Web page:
On May 17, 1994, defendants moved to dismiss the complaint pursuant to Rule 12(b)(6) of the Federal Rules of Civil Procedure for failure to allege their personal involvement in any specific constitutional violation (see Items 6 & 7). By memorandum and order dated June 29, 1994, the district court denied defendants' motion (Item 9). On July 12, 1994, defendants answered the complaint and asserted several affirmative defenses (Item 10).
On June 29, 1995, after document discovery and the taking of plaintiff's deposition, defendants filed a motion for summary judgment (Items 18-20). Plaintiff filed his response to the motion (Items 26, 27, and 28), and argument was heard by the court on October 12, 1995. What follows is the court's ruling on defendants' motion.
I. Summary Judgment.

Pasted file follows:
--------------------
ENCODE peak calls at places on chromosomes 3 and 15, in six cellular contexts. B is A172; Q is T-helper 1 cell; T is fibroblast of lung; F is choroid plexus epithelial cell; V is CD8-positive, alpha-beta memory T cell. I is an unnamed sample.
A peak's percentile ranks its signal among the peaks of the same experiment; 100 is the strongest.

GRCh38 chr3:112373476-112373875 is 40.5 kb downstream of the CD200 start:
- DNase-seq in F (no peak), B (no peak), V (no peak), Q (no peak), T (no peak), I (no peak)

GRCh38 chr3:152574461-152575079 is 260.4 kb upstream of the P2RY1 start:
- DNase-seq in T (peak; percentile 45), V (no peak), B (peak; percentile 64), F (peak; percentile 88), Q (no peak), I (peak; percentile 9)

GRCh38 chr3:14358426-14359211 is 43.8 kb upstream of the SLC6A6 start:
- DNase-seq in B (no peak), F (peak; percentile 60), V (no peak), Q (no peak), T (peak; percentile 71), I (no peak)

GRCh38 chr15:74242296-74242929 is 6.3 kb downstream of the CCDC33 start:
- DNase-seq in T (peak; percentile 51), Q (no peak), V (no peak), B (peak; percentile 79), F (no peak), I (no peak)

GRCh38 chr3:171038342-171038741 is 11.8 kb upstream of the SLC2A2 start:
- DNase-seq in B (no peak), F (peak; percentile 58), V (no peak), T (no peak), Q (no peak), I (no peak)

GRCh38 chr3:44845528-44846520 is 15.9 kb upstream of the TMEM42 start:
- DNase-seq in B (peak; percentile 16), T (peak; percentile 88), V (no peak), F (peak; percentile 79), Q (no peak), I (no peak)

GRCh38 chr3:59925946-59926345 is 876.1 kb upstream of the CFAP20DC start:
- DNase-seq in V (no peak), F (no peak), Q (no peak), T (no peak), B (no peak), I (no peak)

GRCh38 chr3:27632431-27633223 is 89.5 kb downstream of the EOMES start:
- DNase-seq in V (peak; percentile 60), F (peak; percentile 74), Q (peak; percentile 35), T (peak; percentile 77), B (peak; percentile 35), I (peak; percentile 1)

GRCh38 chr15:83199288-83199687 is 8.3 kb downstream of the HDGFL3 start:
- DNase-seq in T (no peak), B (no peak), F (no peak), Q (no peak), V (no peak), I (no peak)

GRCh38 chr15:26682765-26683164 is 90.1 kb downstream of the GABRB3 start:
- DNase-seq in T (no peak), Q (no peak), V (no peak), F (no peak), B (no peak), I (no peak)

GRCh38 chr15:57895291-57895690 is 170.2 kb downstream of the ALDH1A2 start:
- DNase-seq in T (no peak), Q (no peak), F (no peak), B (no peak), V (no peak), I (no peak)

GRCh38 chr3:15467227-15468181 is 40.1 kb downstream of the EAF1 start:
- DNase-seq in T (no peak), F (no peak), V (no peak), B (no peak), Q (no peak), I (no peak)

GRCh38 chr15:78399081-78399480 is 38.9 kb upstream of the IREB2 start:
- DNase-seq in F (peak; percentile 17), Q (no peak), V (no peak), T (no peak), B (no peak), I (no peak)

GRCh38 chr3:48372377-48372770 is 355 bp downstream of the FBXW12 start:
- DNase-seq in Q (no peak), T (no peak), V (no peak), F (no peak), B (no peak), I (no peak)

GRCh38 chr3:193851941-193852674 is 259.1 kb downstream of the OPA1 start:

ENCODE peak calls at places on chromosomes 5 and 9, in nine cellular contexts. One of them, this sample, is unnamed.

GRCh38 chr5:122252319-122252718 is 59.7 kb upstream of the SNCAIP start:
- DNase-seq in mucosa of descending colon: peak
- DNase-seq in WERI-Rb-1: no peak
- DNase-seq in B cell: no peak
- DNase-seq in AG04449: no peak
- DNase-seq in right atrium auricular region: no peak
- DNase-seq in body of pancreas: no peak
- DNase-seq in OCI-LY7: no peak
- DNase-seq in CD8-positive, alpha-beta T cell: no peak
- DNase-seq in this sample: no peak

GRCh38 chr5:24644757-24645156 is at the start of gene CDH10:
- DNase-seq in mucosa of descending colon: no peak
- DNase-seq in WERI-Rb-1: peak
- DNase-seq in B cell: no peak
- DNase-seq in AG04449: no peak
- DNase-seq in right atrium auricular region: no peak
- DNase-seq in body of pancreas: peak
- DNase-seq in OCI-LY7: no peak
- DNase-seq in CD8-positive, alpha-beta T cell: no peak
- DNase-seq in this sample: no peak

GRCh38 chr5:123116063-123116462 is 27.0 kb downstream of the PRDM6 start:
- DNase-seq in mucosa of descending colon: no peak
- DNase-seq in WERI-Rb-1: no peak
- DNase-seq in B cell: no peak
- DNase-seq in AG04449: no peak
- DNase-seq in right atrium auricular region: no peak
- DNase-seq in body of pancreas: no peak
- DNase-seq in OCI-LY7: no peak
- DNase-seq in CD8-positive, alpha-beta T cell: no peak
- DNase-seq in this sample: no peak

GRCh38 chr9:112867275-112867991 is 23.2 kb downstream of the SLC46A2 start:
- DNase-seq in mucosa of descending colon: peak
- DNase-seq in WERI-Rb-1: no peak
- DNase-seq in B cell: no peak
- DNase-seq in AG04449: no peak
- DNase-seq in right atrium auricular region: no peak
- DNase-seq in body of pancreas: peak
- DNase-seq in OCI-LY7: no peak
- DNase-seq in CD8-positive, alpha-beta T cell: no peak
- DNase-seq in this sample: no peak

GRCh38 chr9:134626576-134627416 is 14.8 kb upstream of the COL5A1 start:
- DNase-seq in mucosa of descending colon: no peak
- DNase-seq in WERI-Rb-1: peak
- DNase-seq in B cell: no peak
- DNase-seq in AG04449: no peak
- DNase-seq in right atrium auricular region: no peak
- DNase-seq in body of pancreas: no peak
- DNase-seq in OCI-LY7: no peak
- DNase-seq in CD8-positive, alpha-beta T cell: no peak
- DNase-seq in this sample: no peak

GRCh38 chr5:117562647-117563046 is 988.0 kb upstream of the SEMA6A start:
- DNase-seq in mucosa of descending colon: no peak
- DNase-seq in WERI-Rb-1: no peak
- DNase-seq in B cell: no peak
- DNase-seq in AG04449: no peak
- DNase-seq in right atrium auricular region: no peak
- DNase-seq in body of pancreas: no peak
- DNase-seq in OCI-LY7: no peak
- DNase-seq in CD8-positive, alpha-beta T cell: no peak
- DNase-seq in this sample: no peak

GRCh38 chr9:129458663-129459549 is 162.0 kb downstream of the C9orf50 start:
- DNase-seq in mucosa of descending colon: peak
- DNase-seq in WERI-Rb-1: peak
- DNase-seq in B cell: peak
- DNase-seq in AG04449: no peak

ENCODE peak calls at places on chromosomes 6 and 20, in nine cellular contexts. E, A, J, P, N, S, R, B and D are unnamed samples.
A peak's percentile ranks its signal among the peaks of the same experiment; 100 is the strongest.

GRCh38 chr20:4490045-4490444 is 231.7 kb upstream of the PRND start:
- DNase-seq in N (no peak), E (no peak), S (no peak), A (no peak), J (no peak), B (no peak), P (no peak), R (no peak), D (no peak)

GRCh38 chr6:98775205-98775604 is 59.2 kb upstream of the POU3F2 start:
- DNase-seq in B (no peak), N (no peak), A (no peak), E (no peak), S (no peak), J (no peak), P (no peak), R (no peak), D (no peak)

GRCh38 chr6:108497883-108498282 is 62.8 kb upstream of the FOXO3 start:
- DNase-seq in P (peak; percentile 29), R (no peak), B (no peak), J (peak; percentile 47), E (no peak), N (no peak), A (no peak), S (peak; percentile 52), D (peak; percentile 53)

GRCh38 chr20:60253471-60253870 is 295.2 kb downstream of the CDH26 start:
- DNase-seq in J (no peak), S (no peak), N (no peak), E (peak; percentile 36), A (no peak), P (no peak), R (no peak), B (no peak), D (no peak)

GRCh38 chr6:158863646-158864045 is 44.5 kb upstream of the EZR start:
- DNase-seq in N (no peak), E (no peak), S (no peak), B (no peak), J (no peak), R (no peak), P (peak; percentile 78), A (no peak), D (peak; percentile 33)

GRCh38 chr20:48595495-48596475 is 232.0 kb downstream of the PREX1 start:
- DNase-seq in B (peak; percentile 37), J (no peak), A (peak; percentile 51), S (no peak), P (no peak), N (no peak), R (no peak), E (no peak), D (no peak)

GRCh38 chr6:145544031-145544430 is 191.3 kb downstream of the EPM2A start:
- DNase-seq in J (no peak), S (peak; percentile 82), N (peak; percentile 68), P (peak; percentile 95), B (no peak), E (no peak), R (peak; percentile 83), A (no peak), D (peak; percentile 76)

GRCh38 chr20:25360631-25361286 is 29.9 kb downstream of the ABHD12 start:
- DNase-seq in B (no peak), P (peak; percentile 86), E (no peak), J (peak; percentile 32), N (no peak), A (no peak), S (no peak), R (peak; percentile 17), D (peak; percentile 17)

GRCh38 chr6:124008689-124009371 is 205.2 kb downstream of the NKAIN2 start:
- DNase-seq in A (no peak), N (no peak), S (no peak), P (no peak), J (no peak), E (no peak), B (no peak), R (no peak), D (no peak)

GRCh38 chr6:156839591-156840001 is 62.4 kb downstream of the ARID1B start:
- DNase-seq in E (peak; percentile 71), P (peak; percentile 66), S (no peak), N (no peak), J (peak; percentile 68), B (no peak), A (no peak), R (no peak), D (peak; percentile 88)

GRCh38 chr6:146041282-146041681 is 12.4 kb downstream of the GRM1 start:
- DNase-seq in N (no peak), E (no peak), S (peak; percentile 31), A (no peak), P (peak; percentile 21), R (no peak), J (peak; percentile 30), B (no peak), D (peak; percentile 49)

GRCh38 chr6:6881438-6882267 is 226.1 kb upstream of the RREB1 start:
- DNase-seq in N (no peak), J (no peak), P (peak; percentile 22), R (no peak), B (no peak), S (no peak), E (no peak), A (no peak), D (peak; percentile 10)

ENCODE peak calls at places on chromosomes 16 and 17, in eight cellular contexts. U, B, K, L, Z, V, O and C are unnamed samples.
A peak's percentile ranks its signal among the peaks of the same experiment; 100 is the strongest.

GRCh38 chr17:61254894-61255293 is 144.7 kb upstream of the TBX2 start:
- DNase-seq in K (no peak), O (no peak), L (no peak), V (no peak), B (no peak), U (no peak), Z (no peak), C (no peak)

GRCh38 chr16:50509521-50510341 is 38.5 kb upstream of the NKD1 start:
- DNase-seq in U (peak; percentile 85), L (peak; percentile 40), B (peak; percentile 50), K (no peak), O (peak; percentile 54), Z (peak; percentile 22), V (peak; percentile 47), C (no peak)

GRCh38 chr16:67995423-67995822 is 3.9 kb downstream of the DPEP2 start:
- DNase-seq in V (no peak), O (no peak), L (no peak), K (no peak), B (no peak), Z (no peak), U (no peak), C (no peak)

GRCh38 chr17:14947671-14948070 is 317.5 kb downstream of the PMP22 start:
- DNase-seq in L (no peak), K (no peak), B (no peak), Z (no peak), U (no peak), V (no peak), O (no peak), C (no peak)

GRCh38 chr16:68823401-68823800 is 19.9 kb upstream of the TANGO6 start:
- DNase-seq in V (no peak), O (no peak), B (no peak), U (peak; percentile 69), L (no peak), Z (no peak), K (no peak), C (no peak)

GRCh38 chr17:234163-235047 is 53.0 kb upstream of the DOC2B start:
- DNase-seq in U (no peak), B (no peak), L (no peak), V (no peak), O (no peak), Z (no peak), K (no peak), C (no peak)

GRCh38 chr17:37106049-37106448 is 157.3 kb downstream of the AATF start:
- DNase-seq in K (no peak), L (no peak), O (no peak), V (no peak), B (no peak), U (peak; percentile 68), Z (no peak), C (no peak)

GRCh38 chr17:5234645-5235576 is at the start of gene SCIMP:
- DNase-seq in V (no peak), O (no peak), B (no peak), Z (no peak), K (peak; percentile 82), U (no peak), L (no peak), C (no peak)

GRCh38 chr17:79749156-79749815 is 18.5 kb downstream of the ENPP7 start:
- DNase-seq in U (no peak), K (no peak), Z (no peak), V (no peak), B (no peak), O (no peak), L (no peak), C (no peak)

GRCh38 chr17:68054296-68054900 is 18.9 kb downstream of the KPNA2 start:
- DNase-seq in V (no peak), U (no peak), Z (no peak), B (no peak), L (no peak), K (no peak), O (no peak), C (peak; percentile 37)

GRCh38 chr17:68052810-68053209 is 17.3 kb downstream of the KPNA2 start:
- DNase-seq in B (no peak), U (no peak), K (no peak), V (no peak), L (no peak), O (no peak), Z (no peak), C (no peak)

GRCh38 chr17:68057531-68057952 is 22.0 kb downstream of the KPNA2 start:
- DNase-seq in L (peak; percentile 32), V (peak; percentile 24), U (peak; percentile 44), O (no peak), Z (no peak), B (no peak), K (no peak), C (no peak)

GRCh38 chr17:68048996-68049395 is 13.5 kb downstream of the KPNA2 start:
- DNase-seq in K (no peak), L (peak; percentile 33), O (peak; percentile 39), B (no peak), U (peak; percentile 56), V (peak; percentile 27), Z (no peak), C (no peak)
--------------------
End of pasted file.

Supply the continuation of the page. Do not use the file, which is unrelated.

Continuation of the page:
Summary judgment is appropriate "if the pleadings, depositions, answers to interrogatories, and admissions on file, together with the affidavits, if any, show that there is no genuine issue as to any material fact and that the moving party is entitled to judgment as a matter of law." Fed.R.Civ.P. 56(c). In reaching this determination, the court must assess whether there are any material factual issues to be tried while resolving ambiguities and drawing reasonable inferences against the moving party, Anderson v. Liberty Lobby, Inc., 477 U.S. 242, 248-49, 106 S. Ct. 2505, 2510-11, 91 L. Ed. 2d 202 (1986); Coach Leatherware Co., Inc. v. Ann Taylor Inc., 933 F.2d 162, 166-67 (2d Cir. 1991), and must give extra latitude to a pro se plaintiff. McDonald v. Doe, 650 F. Supp. 858, 861 (S.D.N.Y. 1986).